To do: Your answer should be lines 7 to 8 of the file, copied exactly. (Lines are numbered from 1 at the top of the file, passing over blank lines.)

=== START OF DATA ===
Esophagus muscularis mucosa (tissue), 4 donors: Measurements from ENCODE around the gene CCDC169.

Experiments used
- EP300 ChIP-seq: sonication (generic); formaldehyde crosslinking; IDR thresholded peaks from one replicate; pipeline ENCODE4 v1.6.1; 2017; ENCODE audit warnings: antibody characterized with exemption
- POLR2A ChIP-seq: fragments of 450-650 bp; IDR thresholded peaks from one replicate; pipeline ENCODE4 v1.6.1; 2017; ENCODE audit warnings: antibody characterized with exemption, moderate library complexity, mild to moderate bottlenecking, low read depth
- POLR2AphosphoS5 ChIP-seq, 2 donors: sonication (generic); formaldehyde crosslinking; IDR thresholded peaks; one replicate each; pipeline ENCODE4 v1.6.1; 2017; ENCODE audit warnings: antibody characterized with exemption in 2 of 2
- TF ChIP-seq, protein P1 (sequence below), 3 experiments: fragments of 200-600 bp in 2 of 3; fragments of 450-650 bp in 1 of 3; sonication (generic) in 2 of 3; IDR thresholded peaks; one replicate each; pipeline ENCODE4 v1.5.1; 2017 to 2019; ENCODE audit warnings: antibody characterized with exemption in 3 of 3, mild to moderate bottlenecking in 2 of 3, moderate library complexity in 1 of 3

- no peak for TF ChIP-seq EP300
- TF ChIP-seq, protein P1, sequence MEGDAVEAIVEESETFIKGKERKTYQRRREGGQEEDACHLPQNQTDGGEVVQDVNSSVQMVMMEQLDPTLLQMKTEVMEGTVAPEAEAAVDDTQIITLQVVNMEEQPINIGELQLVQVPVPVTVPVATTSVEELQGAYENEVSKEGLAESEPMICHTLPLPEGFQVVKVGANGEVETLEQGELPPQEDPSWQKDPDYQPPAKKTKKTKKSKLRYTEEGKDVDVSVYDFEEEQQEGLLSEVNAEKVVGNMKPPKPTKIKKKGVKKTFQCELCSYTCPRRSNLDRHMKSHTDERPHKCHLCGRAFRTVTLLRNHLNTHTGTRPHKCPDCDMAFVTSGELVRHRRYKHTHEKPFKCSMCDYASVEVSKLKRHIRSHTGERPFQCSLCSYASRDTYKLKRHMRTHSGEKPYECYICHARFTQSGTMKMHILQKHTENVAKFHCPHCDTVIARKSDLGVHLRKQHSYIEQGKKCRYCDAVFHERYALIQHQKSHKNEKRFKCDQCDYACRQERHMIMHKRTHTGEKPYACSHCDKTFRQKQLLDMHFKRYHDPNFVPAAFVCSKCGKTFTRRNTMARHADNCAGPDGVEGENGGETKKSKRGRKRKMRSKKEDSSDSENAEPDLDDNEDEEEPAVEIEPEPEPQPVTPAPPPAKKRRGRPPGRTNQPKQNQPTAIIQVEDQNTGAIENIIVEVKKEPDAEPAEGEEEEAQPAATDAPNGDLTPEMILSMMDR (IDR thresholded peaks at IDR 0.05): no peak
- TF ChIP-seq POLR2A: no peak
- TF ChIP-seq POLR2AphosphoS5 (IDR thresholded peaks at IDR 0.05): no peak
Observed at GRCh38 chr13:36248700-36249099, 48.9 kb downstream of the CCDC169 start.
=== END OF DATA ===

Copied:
- no peak for TF ChIP-seq EP300
- TF ChIP-seq, protein P1, sequence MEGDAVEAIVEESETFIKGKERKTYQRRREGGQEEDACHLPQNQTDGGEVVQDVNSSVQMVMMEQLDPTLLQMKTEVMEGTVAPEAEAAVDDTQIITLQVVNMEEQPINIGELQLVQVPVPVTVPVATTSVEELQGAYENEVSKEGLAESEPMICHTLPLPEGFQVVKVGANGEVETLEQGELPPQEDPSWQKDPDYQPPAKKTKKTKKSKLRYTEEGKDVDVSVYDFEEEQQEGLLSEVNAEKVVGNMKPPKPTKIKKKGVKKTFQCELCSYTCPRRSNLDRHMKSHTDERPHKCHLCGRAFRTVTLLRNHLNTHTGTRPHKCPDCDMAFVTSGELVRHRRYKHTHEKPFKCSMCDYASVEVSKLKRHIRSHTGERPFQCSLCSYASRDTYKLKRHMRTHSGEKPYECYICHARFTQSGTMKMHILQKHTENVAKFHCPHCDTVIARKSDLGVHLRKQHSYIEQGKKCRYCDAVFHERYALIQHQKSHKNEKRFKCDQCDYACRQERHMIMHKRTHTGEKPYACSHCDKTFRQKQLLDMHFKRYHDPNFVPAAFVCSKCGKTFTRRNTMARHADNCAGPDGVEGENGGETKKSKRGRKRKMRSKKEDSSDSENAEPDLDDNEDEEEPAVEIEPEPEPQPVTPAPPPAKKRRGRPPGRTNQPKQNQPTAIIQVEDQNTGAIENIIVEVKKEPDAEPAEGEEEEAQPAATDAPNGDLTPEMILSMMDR (IDR thresholded peaks at IDR 0.05): no peak